MEPs have called for a motion of censure on the European Commission. They say it has failed to comply with its legal obligation to publish scientific criteria for defining endocrine disruptors (EDCs).
A motion of censure means that at least 10% of MEPs have "serious concerns about the way the Commission is obeying the law and handling its responsibility to establish criteria to identify endocrine disruptors," Lisette van Vliet, senior advisor at the Health and Environment Alliance (HEAL), told Chemical Watch.
"In particular, I suspect that their concerns revolve around the way the Commission has continued to perform an impact assessment about the criteria and possible regulatory options, even though the European Court of Justice (ECJ) made it clear that the impact assessment was irrelevant to their duty to establish the criteria by the deadline."
In January the ECJ ruled that the Commission had breached EU law by failing to publish scientific criteria for defining EDCs, as a first step towards reducing exposure to them.
The matter goes back to a March 2013 Resolution, when the European Parliament demanded the Commission act to reduce exposure to the substances.
"The Commission had draft criteria ready in summer 2013, but later maintained it could not use those due to scientific controversy, which the court also found insufficient reason to not fulfil the legally binding deadline," Ms van Vliet said.
'No further excuse'
The current motion was drafted by Piernicola Pedicini, MEP, of the Europe of Freedom and Direct Democracy Group. The current motion was drafted by Piernicola Pedicini, MEP, of the Europe of Freedom and Direct Democracy Group, and was signed by EFDD, GUE, ENF and NI members.
He told Chemical Watch his reasons for proposing the action were:
- "The Commission cannot pretend to ignore first a Regulation and then a Judgement of the Court of Justice. The Commission cannot invoke any further excuse in delaying the adoption of the scientific criteria."
- "The Commission failed to immediately take measures for the swift adoption of the concerned delegated acts. Why should the Commission be exempt from the observance of the Treaty of which the Commission itself is supposed to be the guardian?"
- "The Commission's loyalty to the industrial and financial lobbies and its supine behaviour dependent on member states is the denial of the institutional architecture of the European Union."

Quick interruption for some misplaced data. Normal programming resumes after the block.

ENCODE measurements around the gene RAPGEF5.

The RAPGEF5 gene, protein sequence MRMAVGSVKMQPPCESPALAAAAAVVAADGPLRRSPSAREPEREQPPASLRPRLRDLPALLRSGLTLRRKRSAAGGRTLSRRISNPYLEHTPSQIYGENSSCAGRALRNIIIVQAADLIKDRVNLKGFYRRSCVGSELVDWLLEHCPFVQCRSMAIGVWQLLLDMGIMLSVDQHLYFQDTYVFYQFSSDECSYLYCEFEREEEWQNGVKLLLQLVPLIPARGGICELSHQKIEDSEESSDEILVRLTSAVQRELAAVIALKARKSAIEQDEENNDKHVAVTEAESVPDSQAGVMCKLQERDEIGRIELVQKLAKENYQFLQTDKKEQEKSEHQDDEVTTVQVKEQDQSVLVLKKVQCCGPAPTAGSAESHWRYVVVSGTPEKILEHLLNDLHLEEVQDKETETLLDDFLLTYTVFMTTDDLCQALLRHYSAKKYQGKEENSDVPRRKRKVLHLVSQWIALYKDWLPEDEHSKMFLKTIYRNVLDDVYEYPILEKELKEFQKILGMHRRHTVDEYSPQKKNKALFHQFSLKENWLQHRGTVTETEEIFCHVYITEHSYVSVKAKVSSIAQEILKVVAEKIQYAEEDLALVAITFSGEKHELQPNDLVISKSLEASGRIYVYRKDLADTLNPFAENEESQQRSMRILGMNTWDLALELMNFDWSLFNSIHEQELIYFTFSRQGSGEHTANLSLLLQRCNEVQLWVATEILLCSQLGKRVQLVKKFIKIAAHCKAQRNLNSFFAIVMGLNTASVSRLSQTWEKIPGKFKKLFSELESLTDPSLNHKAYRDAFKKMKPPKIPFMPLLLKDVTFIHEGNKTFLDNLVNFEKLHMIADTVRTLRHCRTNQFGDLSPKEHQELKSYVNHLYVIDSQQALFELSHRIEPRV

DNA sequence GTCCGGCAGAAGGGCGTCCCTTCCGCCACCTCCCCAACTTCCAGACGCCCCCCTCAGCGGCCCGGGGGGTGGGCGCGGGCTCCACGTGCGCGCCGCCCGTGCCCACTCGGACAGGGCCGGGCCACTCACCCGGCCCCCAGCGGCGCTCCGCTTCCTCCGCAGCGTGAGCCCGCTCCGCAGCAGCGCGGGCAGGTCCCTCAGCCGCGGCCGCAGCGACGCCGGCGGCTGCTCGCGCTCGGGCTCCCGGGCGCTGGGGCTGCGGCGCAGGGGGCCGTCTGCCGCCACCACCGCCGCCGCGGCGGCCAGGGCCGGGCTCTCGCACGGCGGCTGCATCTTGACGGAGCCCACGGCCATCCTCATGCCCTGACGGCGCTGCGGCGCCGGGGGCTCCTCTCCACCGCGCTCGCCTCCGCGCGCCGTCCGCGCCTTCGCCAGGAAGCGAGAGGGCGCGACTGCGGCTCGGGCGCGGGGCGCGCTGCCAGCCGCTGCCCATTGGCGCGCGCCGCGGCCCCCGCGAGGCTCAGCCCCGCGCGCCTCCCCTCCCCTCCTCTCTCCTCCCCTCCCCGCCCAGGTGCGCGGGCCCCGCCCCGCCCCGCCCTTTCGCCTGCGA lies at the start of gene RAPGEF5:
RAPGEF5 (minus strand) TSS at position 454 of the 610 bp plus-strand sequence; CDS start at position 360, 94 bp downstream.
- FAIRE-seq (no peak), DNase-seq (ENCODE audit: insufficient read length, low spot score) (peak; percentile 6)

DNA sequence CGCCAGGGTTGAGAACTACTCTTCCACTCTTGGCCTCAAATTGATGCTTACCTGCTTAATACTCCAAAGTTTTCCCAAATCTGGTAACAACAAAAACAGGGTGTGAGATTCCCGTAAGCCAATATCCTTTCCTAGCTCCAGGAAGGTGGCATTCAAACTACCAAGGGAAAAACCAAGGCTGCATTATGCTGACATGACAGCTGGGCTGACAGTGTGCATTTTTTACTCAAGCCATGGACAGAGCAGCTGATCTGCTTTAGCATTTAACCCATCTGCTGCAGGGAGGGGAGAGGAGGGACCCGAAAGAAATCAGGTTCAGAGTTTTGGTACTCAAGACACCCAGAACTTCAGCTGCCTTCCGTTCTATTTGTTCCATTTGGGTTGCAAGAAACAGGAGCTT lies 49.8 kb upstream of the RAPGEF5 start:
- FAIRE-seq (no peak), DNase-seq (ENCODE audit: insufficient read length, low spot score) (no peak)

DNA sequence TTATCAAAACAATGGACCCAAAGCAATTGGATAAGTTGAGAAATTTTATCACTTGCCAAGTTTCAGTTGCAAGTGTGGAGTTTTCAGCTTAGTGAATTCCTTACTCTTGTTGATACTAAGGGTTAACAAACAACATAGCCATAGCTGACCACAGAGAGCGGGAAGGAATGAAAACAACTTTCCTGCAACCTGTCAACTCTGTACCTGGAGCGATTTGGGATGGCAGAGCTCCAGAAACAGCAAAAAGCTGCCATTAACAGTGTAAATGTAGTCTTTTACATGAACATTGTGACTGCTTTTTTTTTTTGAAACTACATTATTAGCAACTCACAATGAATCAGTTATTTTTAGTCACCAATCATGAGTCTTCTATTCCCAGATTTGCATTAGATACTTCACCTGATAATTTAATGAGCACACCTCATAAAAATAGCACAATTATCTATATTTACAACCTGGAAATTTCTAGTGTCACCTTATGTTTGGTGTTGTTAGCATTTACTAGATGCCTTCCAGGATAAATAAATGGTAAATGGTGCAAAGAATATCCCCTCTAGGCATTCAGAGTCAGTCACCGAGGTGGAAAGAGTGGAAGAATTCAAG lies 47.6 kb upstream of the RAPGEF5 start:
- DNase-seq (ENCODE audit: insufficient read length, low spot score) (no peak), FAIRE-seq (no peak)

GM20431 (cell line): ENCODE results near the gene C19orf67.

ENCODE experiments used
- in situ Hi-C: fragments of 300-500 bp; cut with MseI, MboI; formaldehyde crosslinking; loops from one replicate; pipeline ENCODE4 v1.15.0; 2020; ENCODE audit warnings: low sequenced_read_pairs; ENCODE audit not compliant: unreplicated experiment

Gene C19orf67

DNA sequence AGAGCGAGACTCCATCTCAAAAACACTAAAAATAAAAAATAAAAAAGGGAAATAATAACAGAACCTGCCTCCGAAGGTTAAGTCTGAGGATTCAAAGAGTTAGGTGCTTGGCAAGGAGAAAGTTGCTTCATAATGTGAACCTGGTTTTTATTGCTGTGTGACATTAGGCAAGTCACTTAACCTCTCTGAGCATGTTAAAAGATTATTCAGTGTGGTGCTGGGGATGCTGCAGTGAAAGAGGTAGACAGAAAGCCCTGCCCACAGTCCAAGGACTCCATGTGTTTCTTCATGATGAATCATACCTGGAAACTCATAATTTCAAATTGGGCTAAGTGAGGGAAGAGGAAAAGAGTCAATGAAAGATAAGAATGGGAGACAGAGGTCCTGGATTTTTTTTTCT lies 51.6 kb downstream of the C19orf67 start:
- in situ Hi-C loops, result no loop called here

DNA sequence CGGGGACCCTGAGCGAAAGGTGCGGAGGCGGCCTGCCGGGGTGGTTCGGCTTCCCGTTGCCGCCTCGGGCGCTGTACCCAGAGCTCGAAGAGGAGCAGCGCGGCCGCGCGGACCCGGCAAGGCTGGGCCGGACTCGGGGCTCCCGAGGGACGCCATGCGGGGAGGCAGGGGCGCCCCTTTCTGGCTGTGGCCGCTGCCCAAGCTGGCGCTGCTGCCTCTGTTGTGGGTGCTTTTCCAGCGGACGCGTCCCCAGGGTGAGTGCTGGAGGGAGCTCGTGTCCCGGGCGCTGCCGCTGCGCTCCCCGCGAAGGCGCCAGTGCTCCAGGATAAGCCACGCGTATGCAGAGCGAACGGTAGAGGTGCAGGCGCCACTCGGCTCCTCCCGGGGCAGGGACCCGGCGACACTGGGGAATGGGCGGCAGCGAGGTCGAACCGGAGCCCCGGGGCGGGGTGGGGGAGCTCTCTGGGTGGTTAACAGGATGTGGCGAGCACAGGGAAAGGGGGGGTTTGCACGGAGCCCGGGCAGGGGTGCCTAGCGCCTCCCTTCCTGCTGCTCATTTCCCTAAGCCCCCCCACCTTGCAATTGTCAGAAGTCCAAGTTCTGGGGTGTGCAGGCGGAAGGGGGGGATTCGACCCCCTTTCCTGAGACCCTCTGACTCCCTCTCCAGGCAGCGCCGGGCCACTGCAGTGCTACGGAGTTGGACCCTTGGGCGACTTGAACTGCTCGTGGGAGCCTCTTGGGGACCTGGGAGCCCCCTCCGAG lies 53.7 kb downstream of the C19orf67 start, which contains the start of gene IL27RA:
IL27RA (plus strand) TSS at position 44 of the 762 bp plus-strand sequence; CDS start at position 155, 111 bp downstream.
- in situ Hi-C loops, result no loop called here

If the motion of censure vote passes, then according to Article 234 of the EU Treaty, the Commission must resign. However, the hurdle for passing such a motion is high, Ms Vliet said.
"It would not be constructive to have the Commission obliged to resign over this issue. But this motion makes clear that some parts of the Commission have chosen to ignore the repeated clear scientific reports and advice on how to identify endocrine disruptors."
The recent meeting in Berlin on endocrine disruptors between scientific experts, hosted by the German Federal Institute for Risk Assessment (BfR), "gave a clear outcome in a consensus statement", Ms van Vliet said.
The debate on the motion on censure will take place on 25 May.
"We hope the parliamentary debate in Parliament serves to underline to the Commission that only a straightforward rendition of identification criteria, criteria which do not include potency, and which are not accompanied by any attempt to reintroduce a failed system of risk assessment for pesticides, is acceptable," Ms van Vliet said.
As the next plenary session is a 'mini-session' of 24 hours, the vote should take place during the session from 6-9 June in Strasbourg.
"If carried, the motion does not establish a new obligation. Should the motion not be carried, the Commission still must enforce the Regulation and respect the judgement of the court, as well as the Treaties," Mr Pedicini said.